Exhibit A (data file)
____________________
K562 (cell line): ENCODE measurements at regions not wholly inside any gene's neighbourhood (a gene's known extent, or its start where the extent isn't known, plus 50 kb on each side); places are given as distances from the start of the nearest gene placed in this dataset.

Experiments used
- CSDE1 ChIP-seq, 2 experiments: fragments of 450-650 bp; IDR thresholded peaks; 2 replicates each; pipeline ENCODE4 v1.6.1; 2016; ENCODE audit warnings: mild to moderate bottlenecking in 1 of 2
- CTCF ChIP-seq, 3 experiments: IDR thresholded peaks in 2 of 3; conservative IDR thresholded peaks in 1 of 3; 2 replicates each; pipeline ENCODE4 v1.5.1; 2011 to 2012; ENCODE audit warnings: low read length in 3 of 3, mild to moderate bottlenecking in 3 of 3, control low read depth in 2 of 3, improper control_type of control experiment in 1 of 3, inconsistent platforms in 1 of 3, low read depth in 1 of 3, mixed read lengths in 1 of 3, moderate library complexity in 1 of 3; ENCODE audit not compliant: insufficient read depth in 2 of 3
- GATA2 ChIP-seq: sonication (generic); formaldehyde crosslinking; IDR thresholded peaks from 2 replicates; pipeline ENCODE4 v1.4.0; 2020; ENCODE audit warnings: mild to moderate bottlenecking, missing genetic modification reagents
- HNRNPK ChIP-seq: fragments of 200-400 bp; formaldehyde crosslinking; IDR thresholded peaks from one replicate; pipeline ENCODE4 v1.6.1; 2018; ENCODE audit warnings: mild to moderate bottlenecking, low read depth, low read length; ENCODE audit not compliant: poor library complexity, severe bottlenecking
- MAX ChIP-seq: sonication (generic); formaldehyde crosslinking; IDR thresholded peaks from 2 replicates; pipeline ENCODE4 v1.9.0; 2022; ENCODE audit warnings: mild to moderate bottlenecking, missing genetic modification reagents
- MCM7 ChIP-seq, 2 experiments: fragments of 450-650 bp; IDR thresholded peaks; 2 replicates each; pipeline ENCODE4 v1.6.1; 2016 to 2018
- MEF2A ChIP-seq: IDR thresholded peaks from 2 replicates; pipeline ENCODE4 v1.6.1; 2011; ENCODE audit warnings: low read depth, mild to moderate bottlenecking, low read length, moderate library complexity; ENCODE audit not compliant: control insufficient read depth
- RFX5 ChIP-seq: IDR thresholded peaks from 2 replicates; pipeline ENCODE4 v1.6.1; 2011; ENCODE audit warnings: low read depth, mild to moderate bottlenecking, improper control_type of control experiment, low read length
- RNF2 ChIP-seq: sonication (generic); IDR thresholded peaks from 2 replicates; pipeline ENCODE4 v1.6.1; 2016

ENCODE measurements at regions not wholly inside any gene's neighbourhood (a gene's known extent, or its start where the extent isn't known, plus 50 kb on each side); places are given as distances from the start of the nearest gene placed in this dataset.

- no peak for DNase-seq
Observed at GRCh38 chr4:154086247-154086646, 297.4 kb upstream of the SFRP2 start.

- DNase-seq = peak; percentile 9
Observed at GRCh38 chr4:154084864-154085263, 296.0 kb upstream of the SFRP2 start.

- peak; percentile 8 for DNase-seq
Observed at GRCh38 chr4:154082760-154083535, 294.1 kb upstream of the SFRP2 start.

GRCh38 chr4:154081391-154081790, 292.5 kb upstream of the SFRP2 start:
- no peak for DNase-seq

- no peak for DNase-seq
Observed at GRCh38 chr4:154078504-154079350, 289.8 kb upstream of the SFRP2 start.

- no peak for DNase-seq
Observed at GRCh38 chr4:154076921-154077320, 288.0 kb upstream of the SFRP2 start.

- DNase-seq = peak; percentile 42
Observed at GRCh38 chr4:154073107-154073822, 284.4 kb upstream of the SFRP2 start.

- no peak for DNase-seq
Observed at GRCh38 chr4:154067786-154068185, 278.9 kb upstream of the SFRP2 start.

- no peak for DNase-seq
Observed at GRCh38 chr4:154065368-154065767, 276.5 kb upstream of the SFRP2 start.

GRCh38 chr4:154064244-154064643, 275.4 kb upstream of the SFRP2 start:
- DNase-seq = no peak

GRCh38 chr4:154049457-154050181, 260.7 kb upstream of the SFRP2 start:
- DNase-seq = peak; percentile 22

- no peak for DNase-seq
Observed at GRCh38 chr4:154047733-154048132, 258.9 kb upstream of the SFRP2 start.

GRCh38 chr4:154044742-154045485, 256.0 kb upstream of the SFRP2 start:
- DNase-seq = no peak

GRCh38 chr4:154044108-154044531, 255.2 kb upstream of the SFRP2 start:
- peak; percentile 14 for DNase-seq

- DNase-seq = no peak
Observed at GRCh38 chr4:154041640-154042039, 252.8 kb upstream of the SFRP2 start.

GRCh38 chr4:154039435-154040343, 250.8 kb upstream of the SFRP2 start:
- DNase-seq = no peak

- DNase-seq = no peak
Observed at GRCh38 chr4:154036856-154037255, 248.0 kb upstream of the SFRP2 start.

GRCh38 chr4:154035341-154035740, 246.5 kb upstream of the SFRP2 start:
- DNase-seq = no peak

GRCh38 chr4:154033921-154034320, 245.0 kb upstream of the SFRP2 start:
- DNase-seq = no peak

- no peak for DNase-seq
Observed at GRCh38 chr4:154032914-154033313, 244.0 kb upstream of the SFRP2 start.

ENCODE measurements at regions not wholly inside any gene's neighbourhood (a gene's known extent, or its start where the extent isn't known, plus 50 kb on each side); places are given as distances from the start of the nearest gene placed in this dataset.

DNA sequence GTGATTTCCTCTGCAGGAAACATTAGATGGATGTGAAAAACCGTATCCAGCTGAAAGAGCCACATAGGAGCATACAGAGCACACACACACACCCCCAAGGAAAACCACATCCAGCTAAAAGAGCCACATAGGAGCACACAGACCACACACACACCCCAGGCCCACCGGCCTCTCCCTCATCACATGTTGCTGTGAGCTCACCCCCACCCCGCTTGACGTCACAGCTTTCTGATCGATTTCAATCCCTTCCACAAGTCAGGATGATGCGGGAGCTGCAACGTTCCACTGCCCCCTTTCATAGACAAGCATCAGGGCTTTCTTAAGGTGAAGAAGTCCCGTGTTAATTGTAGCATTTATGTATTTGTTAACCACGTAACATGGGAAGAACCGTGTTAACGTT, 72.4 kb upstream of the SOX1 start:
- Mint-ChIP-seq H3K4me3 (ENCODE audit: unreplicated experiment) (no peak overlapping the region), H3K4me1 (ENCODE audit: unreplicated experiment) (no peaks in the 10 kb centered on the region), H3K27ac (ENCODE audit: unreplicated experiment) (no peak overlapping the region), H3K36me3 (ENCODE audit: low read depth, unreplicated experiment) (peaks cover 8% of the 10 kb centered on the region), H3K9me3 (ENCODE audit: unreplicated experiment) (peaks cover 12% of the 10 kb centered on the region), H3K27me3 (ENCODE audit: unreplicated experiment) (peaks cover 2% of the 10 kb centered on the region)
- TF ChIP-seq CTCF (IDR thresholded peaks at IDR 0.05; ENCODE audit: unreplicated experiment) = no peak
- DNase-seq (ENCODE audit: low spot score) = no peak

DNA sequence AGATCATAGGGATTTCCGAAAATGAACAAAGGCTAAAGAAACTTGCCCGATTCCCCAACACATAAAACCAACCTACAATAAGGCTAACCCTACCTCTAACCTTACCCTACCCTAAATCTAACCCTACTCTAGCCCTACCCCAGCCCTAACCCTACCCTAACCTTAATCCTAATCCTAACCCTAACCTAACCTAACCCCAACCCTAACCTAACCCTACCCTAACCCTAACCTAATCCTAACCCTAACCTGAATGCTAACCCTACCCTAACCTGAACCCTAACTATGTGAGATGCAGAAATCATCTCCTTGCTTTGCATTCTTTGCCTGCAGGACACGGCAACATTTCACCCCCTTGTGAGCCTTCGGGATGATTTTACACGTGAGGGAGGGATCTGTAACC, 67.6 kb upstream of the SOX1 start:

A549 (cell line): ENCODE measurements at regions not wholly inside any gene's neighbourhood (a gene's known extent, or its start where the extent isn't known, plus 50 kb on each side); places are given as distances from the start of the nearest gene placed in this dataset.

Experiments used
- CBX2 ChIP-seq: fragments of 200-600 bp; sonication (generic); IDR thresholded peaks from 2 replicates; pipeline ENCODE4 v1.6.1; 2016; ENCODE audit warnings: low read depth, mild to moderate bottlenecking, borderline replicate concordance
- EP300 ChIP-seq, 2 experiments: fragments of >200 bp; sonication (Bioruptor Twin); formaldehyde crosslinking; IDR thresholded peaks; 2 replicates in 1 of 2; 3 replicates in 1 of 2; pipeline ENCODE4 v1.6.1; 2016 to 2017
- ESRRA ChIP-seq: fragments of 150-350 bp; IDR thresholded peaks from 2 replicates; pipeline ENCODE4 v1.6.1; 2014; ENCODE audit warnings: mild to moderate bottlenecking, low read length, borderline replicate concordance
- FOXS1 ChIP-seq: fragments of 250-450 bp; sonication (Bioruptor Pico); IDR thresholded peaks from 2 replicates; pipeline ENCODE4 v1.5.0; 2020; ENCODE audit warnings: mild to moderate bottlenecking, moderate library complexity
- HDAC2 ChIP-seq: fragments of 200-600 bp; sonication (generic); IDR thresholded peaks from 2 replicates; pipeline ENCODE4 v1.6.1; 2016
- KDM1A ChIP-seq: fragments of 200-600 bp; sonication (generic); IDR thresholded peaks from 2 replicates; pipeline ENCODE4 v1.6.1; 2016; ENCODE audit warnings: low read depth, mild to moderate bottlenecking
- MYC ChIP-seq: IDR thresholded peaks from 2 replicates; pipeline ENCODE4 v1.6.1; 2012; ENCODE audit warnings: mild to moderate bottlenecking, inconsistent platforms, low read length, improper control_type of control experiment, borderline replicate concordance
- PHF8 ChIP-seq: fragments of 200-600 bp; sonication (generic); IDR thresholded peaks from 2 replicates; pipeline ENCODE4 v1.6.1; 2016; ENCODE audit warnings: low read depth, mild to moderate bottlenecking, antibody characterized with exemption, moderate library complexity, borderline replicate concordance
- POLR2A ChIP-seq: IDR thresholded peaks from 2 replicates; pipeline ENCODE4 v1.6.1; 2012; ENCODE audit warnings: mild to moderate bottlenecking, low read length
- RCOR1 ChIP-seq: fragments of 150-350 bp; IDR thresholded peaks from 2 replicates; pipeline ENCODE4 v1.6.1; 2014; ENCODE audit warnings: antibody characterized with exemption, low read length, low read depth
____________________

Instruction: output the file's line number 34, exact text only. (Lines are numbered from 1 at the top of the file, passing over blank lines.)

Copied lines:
- DNase-seq = peak; percentile 22